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  #1  
Old 06-01-20, 06:54 PM
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Default Royal Artilley badge

Good evening,

I think it could be a blazer badge (10 x 10 cm) but is it British ?

Laurent
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  #2  
Old 06-01-20, 07:29 PM
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Would be a bit big for a headdress badge.
Andy
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  #3  
Old 06-01-20, 08:43 PM
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I think you are right, I would think it may well have been made in Great Britain, it certainly represents the British RA.

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Originally Posted by Anjoucollector View Post
Good evening,

I think it could be a blazer badge (10 x 10 cm) but is it British ?

Laurent
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  #4  
Old 07-01-20, 04:07 PM
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Personally I would tag it as Australian.

Marc
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  #5  
Old 12-01-20, 09:42 AM
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Thank you for your advice. I have never seen before a mix of blue and red on a RA badge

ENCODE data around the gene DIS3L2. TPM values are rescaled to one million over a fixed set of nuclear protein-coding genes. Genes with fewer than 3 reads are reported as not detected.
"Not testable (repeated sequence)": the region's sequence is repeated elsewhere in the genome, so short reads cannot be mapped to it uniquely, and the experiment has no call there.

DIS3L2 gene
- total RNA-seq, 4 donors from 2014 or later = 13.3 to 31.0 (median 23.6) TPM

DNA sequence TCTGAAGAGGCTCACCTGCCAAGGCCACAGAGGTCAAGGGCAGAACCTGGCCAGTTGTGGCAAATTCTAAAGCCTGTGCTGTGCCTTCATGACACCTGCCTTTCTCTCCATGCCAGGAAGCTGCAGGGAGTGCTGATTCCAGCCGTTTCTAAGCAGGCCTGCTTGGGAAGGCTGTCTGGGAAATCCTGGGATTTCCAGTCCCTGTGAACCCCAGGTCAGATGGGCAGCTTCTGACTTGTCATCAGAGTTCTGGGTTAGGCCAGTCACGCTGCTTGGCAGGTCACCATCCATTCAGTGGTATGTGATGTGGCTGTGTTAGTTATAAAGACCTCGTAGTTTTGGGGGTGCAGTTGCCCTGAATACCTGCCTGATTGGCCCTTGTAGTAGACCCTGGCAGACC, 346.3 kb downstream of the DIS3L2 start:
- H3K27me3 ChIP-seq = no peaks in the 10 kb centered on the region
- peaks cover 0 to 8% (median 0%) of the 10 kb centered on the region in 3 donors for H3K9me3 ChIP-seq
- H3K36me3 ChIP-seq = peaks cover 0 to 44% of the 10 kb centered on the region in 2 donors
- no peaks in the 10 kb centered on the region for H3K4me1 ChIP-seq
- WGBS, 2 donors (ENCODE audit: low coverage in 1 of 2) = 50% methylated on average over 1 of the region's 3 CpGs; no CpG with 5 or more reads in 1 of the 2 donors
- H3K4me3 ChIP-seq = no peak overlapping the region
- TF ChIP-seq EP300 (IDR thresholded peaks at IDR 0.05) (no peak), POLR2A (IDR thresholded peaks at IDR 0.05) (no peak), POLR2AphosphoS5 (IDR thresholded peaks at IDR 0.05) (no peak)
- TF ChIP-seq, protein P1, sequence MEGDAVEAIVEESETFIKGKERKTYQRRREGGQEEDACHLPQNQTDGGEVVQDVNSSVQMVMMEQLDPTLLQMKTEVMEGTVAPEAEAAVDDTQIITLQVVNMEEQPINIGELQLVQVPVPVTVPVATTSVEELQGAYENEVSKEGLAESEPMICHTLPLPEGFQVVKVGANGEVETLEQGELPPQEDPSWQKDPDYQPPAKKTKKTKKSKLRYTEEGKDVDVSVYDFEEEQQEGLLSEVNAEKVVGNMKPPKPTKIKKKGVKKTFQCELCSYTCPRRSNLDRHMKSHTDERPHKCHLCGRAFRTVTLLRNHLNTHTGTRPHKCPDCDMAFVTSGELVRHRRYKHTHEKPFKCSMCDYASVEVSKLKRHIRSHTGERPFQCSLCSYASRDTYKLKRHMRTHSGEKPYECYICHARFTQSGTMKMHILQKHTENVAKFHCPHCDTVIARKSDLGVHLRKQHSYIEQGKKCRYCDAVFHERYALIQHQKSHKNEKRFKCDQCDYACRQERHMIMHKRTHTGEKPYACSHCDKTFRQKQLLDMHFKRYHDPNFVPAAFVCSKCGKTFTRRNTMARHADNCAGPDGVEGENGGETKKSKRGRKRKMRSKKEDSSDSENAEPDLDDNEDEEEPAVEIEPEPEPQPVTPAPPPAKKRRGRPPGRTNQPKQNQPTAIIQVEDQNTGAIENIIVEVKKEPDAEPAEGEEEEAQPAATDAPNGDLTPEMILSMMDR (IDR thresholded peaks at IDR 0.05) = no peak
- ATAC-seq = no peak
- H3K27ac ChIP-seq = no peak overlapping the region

Laurent
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  #6  
Old 13-01-20, 12:06 AM
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Neither have I here in Canada. (Yet)!
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  #7  
Old 16-01-20, 10:37 AM
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A note of caution. There were a huge number of manufacturers in the past when compared with today and there were a surprising degree of manufacturers variations. London and Birmingham had many workshops producing such badges in bullion wire, and Lancashire was famous for less expensive types using coloured silks. Today there are very few made in the remaining U.K. workshops and the vast majority are made in Pakistan, China and Bangladesh. Queen Elizabeth has been the Sovereign since 1953, which I fully realise will be well known here, but my point is that virtually all the decline that I mention above has been during her reign, so the presence of a Saint Edward’s Crown on subject badge can be misleading. It could well be a British made badge, but from an obscure and long gone maker.